Why Every Esports Player Needs a Contract

15.3. 2020Tomáš Klečka
Pete Lewin is an esports and video games lawyer at Purewal & Partners, a digital entertainment law firm based in London. This article was originally posted on Pete Lewin’s blog. 

Last month professional Dota 2 player Jacky ‘EternaLEnVy’ Mao released a 5600 word blog post about his time in one of Europe’s top esports organisations. This included allegations of unfulfilled salary commitments, unapproved org deductions from prize winnings and significant delays in payments to players. One of the most worrying parts though (if true) of EternaLEnVy’s post—and one which lies at the heart of a number of the claims made—is the apparent absence of contracts between the org and its players.

Here’s my TLDR: player agreements are essential—they should benefit both the orgs and players—they are probably some of the most important documents players will ever sign during their relatively short yet hopefully profitable esport careers—players should always get a contract—they should always read and understand it—they should preferably seek advice from friends, family and/or professionals.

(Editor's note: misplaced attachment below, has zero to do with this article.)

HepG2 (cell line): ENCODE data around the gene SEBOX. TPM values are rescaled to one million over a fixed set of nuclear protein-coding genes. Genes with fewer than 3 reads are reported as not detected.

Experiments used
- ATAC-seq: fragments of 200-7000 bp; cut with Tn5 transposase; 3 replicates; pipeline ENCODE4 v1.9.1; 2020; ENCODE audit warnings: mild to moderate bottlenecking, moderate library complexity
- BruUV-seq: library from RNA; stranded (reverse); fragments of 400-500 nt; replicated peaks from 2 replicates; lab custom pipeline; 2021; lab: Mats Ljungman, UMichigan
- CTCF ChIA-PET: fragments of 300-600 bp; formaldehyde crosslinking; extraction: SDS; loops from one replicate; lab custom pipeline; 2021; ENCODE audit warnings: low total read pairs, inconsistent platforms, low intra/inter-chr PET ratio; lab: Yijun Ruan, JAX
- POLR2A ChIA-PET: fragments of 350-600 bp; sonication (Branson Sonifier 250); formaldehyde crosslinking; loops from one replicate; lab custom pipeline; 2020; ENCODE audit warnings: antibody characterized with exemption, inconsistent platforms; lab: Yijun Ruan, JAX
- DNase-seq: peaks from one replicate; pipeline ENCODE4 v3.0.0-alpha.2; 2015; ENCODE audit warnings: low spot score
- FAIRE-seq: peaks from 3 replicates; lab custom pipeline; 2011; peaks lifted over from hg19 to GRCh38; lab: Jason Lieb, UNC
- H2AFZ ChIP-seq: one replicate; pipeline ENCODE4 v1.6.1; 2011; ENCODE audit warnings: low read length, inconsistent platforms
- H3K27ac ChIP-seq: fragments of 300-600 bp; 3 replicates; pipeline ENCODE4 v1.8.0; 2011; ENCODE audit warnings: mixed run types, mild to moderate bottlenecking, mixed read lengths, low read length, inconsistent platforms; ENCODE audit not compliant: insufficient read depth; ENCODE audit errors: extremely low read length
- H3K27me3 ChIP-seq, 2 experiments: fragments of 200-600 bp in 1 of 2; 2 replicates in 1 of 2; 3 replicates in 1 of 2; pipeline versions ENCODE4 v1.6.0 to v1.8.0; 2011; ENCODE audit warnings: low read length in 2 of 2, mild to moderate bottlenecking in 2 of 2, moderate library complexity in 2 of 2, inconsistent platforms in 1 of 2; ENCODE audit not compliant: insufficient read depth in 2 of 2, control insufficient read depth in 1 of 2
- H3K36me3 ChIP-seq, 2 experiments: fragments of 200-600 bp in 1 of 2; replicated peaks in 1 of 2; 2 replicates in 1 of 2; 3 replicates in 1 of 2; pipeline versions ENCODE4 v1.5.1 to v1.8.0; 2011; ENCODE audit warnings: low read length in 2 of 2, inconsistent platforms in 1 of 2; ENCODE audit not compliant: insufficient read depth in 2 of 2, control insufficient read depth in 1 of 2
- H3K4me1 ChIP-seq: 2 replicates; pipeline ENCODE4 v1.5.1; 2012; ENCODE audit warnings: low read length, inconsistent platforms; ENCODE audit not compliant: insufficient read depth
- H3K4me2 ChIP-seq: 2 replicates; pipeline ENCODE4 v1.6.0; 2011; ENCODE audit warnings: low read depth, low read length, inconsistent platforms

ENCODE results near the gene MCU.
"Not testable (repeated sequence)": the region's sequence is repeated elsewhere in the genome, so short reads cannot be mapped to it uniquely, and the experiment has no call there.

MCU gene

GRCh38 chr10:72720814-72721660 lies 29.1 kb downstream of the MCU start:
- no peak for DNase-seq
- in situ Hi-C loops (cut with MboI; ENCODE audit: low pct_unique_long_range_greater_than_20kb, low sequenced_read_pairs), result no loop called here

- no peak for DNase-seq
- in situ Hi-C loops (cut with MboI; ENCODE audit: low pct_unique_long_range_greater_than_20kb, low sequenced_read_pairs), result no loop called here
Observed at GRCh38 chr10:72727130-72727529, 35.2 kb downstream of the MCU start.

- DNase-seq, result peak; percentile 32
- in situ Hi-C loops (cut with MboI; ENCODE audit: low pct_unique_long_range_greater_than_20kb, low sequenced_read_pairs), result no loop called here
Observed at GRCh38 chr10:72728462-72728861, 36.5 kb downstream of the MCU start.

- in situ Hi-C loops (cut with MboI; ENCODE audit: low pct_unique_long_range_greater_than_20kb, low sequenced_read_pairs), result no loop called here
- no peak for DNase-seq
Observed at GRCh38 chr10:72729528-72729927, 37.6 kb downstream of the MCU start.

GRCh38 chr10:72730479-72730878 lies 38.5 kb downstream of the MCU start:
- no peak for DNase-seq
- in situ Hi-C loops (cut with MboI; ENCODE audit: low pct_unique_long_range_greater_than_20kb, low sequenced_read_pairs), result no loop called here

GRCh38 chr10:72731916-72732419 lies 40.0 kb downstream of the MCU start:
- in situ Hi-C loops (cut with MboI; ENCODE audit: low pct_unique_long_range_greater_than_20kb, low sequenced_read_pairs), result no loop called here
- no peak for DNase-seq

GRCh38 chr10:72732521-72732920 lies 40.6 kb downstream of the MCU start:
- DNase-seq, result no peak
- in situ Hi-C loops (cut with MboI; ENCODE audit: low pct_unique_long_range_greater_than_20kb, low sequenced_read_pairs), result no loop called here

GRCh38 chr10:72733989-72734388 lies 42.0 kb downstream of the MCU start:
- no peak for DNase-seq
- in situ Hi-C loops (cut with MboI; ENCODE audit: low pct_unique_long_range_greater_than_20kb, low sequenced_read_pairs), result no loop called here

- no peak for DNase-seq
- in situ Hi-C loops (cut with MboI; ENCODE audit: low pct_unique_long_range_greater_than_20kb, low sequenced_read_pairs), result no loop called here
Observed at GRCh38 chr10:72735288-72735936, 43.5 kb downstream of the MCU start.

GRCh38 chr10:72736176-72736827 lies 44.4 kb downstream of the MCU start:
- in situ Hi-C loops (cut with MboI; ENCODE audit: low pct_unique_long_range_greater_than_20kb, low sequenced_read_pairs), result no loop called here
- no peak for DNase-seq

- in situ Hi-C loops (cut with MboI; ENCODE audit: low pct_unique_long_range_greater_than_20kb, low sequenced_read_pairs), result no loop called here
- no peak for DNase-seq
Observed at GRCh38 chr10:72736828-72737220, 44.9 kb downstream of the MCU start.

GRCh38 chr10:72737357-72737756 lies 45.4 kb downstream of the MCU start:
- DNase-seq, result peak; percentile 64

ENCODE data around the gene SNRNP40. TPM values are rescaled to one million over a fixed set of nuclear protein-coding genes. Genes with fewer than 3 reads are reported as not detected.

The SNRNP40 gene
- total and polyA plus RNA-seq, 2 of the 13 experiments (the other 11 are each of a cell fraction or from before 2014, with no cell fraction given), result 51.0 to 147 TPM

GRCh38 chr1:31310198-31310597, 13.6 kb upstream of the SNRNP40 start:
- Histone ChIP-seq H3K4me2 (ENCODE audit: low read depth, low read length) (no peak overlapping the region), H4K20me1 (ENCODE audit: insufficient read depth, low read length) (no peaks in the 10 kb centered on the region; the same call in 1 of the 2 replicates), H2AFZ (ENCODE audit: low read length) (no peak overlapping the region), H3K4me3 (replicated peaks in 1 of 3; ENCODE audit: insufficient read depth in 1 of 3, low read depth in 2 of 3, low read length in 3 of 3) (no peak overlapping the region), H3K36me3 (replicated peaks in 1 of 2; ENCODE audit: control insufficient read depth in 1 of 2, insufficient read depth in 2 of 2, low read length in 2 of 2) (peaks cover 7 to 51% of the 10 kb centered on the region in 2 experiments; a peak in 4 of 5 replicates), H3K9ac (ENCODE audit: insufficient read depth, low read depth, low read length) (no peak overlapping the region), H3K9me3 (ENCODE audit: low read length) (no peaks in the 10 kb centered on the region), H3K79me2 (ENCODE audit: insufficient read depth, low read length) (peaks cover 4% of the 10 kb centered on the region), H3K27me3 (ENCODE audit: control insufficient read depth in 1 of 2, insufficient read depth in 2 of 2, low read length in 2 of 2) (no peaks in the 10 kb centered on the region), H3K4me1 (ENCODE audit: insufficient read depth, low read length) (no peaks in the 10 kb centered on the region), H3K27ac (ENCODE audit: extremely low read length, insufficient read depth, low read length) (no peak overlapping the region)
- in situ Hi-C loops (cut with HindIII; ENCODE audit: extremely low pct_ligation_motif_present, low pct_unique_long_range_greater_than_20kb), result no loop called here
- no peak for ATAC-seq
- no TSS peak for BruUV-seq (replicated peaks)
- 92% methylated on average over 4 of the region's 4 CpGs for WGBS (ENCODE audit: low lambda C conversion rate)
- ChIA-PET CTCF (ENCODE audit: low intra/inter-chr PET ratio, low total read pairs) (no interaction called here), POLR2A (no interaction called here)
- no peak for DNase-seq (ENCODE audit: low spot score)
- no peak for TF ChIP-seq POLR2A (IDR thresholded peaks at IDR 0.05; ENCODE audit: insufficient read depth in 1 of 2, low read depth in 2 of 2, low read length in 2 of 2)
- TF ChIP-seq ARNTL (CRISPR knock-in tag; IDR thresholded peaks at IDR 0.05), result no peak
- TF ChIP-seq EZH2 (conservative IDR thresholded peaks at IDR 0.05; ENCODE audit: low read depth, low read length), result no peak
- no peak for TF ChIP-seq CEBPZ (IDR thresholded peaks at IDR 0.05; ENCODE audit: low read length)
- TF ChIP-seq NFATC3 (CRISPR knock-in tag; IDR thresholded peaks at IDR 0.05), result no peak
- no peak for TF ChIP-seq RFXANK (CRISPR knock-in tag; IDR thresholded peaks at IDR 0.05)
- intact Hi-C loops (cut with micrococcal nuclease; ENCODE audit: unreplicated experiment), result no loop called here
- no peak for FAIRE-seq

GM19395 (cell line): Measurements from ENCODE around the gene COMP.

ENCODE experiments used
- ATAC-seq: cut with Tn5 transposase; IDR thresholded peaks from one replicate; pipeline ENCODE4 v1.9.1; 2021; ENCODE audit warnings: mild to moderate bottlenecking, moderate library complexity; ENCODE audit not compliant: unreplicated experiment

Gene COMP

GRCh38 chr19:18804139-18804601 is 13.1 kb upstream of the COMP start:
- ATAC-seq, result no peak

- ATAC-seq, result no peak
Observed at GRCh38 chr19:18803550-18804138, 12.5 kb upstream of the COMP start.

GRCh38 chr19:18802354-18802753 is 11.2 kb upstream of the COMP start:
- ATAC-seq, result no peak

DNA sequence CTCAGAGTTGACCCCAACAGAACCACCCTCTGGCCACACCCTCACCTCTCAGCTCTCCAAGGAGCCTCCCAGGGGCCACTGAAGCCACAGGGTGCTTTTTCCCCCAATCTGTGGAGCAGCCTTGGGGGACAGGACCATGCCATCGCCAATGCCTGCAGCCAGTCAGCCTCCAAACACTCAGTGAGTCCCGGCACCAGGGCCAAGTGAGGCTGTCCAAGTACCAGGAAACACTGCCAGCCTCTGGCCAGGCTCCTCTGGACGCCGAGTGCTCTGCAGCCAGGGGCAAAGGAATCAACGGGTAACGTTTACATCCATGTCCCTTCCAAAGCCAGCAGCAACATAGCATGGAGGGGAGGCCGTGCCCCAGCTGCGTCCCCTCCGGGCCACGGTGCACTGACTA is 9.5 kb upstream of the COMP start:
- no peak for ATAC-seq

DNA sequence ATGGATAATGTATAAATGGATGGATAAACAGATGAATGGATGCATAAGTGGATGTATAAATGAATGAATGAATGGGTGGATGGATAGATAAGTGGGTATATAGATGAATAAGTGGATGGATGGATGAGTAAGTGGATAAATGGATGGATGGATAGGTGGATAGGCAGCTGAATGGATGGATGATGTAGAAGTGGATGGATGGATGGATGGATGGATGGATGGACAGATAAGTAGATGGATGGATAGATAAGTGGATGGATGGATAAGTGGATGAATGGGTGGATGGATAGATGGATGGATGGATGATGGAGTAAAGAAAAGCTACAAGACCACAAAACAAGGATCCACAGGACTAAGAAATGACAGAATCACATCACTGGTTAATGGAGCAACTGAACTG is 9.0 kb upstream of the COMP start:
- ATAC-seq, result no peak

My goal with this piece isn’t to provide a definitive list of things that can or should go into a player agreement, but rather to highlight some of the intricacies around the team-player relations which make contracts so crucial. Thinking about questions like those outlined below—and importantly, setting the answers to these out in writing—is beneficial to both players and orgs and could prevent major headaches in the future. To some these may seem excessive, but when it comes to contracts, the devil really is in the detail.